The Tuohy family argued in court documents obtained by Entertainment Tonight on Thursday, September 14, that they “never” took “any assumed legal custody” of Oher, now 37. Sean and Leigh Anne, both 63, also “vehemently deny” Oher’s claims “that they intended to legally adopt him.”
Despite their denials, the Tuohys did acknowledge that they “occasionally referred to [Michael] as a son” and “always felt [he] was like a son.” Sean and Leigh Anne made it clear that they had used the word “son” in “the colloquial sense,” claiming that the word did not cause “any irreparable harm, loss, either past present or future or damages” to Oher.
Last month, Oher alleged in a 14-page petition that the Tuohys convinced him to sign a document in 2004 that appointed them as his conservators. At the time, he “consented on the basis that doing so would make him a member of the Tuohy family,” but the document “in fact provided him no familial relationship with the Tuohys.” Oher claimed that he only learned in February of this year that the document legally allowed the Tuohys to make business deals in his name.
When referencing the conservatorship in their response, Sean and Leigh Anne claimed that “the NCAA made it clear that the only way [Oher] could attend the Ole Miss [was] if he was part of the Tuohy family in some fashion.”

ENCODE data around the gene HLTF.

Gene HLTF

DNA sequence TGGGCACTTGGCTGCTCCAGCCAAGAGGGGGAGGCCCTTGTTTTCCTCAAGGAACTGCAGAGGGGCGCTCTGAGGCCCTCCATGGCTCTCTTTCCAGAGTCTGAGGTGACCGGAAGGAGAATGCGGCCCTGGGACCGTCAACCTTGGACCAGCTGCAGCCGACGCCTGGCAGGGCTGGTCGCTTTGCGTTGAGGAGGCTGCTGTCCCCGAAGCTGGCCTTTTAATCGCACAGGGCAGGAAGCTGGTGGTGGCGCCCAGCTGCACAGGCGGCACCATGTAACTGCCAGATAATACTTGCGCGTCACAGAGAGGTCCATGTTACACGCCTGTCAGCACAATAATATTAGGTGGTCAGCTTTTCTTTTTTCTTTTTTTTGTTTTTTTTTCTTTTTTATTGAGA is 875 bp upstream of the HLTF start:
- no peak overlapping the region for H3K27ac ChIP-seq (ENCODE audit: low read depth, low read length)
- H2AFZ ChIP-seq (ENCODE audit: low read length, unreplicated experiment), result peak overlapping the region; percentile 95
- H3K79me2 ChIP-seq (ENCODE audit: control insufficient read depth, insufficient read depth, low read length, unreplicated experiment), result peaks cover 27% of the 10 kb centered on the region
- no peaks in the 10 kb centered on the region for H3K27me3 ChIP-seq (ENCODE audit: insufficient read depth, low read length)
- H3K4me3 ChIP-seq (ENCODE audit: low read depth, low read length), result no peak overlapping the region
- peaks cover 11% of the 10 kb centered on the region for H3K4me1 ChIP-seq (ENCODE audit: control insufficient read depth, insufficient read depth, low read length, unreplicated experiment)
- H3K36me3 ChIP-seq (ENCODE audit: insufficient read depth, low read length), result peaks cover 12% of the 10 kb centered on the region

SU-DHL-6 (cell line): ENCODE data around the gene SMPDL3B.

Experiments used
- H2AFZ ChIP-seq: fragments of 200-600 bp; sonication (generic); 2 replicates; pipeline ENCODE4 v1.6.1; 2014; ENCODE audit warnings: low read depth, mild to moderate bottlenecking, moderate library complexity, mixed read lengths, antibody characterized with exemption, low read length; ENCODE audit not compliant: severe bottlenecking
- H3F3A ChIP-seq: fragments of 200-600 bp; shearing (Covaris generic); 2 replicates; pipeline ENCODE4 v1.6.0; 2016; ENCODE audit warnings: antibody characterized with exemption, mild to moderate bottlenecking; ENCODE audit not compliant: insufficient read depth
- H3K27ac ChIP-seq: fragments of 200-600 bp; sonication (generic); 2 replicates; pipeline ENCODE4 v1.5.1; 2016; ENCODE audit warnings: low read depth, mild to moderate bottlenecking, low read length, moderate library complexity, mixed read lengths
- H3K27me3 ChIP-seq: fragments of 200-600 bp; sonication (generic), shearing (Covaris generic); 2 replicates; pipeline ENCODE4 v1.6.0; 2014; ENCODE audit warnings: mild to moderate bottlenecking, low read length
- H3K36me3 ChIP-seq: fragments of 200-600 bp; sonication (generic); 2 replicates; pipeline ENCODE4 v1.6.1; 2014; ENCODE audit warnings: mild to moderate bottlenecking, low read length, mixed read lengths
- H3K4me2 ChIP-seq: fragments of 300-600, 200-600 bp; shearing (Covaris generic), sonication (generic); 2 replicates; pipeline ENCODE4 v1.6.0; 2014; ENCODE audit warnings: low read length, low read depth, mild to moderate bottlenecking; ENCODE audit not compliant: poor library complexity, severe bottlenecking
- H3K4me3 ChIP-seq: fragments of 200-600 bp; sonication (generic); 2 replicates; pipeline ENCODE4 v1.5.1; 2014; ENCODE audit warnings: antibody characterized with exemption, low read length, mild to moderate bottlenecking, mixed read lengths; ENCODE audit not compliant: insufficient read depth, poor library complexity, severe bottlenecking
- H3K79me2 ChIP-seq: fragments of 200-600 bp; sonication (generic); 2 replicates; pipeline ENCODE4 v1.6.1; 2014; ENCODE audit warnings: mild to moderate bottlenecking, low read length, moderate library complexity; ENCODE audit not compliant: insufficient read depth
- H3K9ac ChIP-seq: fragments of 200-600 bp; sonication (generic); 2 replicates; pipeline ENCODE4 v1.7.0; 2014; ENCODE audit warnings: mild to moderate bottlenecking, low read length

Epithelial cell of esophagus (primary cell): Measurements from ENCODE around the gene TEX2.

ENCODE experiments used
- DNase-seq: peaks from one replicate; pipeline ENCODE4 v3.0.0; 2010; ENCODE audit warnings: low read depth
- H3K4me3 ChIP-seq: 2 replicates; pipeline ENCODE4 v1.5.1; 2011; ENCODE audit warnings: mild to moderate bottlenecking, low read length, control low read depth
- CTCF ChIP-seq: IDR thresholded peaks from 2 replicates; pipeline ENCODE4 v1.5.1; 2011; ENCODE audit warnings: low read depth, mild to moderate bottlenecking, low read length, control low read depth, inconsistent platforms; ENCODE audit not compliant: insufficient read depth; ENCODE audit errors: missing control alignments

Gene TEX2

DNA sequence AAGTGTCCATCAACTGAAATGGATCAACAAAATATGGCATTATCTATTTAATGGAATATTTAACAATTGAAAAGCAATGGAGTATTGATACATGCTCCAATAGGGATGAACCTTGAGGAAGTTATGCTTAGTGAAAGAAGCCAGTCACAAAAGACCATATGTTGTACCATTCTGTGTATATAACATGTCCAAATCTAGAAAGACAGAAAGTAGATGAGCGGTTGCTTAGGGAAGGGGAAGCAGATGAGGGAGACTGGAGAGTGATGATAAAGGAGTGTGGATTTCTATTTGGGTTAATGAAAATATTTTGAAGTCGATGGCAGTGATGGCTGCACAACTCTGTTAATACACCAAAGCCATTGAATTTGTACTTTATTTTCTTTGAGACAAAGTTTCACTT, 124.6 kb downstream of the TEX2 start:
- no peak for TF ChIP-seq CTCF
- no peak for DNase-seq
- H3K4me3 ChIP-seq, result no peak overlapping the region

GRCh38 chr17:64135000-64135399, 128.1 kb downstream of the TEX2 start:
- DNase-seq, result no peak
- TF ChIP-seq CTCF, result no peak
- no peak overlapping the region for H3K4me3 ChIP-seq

The couple doubled down on their claims that “there was never an intent to adopt him,” adding that the “conservatorship was the tool chosen to accomplish this goal.”
The Tuohys also claimed Oher was lying about only recently finding out about the conservatorship, calling his timeline “demonstratively false.” However, Sean and Leigh Anne made it clear that they’re “ready, willing, and able to terminate the conservatorship by consent at any time.”
Oher and the Tuohy family rose to fame following the release of the 2009 movie The Blind Side, which was inspired by their lives — and Michael Lewis’ book of the same name.
In his August lawsuit, Oher alleged that he hasn’t seen any money from the film’s success. He is looking for a “fair share of profits,” along with “unspecified compensatory and punitive damages” from the Tuohys.
The Tuohys, for their part, claimed that Oher “agreed” to an “arrangement where each party would get 20 percent of the proceeds paid” for the film.
When news broke of the lawsuit last month, Sean called Oher’s accusations “insulting,” telling the Daily Memphian that the family was “devastated” by the entire situation.
“It’s upsetting to think we would make money off any of our children,” he said at the time. “But we’re going to love Michael at 37 just like we loved him at 16.”